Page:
The most common diaries handed out in CBT are thought, feeling, physiology, and behaviour diaries. A particularly difficult concept for some people, which will need to be identified before completion of this diary is the notion that feelings are in the body and not the head. Diaries will encourage the use of regular body scanning. This will be beneficial as it, a) evokes greater sensory awareness and b) encourages increased experiential processing.
We define physiological reactions as specific sensations that occur in our bodies.
Specific body changes that people may notice when they are psychologically upset include increased tension, jaw tightening, a tight chest, a pounding head, heart racing, heavy feelings in the legs, pain in the chest, stomach churning and such like.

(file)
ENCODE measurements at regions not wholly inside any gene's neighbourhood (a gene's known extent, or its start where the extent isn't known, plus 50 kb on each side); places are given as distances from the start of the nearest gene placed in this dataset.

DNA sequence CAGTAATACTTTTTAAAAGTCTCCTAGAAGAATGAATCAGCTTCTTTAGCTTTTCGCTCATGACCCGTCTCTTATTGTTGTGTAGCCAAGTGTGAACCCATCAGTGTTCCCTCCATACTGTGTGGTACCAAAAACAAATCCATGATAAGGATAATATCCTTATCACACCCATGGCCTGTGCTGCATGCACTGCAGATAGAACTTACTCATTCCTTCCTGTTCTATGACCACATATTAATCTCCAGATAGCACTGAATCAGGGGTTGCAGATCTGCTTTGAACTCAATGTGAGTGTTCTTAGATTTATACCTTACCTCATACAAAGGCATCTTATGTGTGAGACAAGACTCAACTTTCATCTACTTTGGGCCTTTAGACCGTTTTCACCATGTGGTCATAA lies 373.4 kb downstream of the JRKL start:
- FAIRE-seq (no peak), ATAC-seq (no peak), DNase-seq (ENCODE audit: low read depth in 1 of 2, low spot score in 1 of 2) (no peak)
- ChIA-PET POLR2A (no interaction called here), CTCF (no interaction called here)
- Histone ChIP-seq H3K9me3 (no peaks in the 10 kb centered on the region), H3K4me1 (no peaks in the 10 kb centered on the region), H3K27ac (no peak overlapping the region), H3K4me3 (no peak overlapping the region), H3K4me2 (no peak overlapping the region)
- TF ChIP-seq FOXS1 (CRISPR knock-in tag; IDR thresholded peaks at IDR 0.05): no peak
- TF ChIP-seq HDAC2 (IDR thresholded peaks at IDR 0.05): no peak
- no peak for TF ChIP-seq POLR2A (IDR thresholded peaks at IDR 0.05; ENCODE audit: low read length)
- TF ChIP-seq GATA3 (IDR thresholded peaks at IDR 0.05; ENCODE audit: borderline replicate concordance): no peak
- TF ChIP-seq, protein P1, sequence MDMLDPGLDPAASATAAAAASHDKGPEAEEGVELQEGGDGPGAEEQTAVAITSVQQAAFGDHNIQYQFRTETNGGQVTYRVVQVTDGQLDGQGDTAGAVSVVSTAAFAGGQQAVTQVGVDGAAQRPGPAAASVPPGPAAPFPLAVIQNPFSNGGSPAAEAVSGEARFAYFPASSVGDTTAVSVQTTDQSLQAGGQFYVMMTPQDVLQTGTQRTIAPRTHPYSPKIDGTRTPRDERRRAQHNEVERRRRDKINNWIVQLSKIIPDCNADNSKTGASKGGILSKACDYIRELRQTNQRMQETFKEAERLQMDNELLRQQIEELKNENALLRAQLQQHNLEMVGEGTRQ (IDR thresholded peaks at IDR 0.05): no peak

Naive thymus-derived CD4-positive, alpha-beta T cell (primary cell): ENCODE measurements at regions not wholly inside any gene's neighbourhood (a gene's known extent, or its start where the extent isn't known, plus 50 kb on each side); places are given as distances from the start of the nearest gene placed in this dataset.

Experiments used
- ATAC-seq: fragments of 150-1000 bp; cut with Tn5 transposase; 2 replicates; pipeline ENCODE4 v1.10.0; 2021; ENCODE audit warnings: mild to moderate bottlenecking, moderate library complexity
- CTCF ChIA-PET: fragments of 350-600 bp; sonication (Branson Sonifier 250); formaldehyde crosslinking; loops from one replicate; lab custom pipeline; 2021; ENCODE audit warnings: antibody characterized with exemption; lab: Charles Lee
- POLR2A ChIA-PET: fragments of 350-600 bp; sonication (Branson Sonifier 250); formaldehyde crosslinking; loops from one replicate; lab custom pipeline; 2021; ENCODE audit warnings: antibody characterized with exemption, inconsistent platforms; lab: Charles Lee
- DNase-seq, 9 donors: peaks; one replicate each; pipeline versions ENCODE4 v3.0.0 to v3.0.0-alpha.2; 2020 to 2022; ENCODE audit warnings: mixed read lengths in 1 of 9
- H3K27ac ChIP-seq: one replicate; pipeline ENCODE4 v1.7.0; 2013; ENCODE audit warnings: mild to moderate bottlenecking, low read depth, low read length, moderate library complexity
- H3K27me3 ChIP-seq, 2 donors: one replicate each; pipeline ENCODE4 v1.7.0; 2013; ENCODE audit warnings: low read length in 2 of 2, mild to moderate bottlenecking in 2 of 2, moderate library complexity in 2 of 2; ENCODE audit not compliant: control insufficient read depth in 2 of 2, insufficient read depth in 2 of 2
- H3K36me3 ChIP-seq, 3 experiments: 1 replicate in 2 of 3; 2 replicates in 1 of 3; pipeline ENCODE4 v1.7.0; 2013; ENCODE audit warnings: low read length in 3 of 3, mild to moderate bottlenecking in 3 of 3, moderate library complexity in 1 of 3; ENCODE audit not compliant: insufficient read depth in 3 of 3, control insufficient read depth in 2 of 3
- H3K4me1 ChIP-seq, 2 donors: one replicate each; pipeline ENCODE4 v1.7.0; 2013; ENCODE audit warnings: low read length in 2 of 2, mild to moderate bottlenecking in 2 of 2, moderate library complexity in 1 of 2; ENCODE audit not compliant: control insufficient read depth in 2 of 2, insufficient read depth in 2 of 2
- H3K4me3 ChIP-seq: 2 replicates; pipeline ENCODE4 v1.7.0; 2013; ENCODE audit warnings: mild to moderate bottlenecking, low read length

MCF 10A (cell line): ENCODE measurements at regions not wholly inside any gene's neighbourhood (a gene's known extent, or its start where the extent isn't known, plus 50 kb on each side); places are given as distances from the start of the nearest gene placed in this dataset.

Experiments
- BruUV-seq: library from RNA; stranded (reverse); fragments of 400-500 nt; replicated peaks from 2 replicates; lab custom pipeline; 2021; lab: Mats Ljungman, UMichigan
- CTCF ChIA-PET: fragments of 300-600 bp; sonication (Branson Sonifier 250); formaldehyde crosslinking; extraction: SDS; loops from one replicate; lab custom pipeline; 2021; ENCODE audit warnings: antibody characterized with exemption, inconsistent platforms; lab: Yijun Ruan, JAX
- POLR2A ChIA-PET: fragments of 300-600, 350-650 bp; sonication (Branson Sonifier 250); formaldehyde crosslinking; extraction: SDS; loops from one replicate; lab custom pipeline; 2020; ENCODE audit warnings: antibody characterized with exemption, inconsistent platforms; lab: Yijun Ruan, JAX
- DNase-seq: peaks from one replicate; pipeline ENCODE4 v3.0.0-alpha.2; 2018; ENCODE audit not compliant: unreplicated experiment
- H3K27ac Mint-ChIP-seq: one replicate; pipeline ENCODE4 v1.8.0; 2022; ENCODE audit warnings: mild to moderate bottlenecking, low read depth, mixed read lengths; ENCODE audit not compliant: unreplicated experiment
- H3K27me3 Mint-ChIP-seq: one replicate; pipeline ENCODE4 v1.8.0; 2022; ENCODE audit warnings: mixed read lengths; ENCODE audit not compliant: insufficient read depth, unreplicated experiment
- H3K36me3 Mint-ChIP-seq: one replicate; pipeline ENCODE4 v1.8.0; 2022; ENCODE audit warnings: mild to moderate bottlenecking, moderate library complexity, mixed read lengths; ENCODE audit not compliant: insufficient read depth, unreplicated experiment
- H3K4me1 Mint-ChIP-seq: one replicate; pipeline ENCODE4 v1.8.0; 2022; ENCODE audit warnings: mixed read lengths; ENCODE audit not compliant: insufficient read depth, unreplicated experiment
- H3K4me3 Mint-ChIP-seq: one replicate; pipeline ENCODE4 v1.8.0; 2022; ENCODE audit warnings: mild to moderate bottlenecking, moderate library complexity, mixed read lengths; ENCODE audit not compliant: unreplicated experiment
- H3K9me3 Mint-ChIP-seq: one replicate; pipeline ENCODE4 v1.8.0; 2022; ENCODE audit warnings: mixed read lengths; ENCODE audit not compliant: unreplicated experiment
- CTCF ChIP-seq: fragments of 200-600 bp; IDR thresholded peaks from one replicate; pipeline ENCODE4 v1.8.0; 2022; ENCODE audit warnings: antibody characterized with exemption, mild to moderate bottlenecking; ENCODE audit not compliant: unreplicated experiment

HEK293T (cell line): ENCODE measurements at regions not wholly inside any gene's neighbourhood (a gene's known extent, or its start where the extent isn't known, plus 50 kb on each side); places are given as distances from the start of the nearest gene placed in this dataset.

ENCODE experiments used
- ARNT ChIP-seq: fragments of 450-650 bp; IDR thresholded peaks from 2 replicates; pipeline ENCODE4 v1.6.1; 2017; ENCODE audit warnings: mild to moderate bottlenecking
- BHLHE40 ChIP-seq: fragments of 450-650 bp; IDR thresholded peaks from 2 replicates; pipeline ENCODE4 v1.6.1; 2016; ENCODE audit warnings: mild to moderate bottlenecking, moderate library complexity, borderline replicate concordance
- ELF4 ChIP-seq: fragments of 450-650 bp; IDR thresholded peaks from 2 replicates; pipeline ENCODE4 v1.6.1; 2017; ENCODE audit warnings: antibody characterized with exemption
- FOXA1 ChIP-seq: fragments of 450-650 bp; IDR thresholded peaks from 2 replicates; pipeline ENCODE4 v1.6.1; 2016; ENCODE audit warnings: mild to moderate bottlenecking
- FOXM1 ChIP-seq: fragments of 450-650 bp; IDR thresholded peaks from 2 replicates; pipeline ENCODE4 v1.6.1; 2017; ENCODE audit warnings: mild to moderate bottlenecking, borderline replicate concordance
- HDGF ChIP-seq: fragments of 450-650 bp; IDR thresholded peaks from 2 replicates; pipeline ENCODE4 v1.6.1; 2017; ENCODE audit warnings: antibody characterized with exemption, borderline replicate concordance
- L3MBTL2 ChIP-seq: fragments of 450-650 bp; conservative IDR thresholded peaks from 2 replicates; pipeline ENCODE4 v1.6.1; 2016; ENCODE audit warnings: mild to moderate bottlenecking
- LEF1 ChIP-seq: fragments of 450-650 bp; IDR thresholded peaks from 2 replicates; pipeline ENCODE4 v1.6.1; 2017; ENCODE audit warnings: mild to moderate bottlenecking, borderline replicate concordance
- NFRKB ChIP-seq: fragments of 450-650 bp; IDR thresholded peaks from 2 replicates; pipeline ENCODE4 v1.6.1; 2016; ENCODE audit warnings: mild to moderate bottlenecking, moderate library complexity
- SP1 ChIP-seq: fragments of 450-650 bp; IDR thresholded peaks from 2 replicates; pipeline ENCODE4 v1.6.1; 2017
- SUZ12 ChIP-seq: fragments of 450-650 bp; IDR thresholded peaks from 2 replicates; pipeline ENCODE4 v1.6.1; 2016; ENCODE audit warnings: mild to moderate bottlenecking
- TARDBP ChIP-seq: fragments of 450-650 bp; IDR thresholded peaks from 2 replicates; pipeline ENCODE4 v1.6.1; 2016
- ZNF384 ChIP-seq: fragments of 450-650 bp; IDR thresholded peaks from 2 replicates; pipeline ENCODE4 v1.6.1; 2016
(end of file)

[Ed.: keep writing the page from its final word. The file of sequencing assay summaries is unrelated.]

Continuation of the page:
We define emotions as a way of labelling and giving meaning to specific bodily changes. Many physiological reactions connected to emotions are very similar: for example, the physiological changes associated with anxiety and anger both involve a) heart rate increase, b) a rise in blood pressure, and c) tension in major muscle groups. However, similar bodily reactions can be perceived or interpreted very differently, and trigger different consequential behaviours. Therefore, we attach importance to the labelling of emotions. Labelling emotions assists people to notice what they are feeling, where the feeling is located, and to recognise that what is happening to them is 'just a feeling'.